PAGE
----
When our bodies require water, we become thirsty. The "thirst signal" shows that we require water. When a plant requires water, such as during a drought, it does not have many alternatives. A rain dance is essentially out of the question.
Plants create abscisic acid, a chemical messenger, to inform the rest of the plant that it is water-stressed. Abscisic acid is produced in droughted leaves, roots, and developing seeds and can move up and down a plant stem in the xylem or phloem, sounding the alarm.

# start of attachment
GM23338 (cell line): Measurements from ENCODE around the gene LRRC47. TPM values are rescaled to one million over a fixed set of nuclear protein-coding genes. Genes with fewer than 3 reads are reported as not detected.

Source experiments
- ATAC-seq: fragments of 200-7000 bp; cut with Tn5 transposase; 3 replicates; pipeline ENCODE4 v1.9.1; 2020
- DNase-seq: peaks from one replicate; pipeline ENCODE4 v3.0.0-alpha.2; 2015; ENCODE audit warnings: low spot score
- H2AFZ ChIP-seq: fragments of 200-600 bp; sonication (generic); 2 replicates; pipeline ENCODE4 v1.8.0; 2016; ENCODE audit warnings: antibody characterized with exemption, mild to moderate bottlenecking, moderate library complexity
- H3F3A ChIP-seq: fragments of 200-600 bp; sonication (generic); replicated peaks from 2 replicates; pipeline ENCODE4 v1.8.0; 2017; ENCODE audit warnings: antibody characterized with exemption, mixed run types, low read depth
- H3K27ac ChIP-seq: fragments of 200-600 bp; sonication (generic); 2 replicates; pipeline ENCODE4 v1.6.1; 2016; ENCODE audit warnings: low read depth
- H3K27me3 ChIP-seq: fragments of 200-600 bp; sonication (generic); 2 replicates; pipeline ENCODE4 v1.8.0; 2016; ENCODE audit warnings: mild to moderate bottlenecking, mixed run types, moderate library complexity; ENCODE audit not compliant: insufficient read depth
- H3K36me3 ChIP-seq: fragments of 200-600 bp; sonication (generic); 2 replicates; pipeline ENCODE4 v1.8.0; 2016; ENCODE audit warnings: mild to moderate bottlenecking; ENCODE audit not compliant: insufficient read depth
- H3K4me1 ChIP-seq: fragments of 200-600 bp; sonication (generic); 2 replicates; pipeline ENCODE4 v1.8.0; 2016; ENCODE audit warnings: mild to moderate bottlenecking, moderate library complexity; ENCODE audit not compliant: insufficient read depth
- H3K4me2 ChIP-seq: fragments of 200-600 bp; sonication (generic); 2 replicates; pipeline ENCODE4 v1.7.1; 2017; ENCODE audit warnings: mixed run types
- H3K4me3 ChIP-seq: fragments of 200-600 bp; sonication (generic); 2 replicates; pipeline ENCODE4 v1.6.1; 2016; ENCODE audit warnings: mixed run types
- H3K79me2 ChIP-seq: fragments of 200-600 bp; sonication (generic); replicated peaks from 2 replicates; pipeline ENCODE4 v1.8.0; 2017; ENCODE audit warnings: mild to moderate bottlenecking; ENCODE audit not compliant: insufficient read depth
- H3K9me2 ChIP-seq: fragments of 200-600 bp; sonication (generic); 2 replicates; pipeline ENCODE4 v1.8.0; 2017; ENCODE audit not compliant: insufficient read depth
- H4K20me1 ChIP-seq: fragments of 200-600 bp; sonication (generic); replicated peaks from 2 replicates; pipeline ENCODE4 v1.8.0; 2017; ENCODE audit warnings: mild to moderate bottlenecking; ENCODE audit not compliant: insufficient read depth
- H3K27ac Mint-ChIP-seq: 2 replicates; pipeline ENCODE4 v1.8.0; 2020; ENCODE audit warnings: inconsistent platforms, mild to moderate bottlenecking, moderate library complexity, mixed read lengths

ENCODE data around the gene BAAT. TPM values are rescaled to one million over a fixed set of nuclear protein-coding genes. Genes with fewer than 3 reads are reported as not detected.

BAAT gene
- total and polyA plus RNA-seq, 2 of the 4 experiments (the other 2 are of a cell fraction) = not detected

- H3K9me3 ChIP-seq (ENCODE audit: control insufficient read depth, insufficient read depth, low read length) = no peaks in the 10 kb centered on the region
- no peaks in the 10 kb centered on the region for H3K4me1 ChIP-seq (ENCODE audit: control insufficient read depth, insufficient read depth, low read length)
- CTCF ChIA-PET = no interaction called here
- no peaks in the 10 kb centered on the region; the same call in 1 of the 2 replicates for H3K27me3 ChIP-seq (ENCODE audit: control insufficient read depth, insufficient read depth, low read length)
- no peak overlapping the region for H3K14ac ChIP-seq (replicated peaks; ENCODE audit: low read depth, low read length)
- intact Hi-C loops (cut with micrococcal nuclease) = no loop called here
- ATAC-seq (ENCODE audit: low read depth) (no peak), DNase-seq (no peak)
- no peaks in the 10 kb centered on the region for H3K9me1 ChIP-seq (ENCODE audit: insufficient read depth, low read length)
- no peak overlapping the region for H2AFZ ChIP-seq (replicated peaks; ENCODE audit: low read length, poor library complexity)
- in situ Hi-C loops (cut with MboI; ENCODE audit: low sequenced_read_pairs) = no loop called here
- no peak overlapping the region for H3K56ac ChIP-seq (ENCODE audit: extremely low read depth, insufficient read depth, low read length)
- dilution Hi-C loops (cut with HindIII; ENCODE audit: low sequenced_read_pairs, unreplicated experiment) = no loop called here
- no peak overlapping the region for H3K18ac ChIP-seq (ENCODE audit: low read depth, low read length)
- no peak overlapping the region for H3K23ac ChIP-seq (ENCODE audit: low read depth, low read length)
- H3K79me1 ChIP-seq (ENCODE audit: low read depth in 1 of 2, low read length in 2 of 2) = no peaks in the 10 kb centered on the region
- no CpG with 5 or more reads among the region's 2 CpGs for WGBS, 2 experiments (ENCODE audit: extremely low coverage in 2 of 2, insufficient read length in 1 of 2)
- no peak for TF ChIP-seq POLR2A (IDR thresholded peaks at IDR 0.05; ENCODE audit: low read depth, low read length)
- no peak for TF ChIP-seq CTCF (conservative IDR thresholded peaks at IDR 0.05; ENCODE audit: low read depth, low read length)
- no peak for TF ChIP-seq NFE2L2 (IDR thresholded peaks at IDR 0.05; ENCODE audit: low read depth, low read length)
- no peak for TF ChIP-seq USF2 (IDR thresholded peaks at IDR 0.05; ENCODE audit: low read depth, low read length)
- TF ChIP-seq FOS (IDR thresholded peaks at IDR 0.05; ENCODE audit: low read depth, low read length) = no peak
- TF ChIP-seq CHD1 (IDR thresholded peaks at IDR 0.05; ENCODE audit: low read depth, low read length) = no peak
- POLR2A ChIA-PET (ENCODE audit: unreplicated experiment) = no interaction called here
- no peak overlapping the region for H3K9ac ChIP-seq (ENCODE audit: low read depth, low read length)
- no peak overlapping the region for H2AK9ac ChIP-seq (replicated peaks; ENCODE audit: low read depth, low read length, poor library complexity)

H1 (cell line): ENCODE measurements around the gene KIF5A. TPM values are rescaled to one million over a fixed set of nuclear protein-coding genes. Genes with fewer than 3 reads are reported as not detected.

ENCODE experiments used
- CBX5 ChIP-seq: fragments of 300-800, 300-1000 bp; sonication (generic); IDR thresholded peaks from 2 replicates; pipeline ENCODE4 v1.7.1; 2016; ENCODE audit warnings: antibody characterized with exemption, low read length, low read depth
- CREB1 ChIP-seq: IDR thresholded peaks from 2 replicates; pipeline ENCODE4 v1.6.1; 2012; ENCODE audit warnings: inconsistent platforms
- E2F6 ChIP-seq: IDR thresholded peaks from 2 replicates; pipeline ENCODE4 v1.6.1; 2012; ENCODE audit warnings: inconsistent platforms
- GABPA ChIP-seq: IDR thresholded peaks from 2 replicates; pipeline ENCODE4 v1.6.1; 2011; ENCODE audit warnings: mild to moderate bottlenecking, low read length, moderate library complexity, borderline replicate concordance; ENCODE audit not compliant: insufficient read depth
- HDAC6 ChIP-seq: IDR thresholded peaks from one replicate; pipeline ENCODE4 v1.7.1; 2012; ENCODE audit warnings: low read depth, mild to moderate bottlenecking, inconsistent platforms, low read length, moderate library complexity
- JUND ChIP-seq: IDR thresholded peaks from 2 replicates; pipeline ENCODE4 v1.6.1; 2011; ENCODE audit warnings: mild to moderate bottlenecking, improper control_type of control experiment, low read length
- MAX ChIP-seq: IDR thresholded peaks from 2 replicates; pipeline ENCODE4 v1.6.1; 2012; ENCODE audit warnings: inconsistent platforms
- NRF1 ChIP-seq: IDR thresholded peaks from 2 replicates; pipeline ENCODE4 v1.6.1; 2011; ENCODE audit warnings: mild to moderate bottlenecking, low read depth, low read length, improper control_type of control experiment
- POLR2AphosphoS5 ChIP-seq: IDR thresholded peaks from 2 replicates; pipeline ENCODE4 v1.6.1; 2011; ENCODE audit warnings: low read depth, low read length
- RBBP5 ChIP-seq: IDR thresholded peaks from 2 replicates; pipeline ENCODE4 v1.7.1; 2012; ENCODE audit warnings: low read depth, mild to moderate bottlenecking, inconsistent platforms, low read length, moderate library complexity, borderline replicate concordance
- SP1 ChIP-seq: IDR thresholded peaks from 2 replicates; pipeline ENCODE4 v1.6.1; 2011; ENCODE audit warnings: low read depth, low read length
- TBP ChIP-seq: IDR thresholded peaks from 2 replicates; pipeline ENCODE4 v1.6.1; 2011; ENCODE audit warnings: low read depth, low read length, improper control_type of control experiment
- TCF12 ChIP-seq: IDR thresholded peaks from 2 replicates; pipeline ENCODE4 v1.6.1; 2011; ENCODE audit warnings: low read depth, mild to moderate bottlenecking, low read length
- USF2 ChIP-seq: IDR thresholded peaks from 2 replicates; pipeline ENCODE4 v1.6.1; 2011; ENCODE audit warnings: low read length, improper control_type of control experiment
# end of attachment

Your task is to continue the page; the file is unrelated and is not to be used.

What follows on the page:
Some of the functions of the Abscisic Acid Hormones are as follows:
- Causes leaf and fruit abscission.
- It inhibits seed germination.
- Induces leaf senescence.
- Accelerates dormancy in seeds, which is important for storage.
- Stimulates stomatal closure to prevent transpiration during water stress.
That's a quick rundown of the five key plant hormones: auxin, gibberellin, cytokinin, ethylene, and abscisic acid. Remember that hormones are powerful small chemical messengers, yet they would lose their potency if they lingered and accumulated in plant tissues. As a result, they degrade and are replaced over time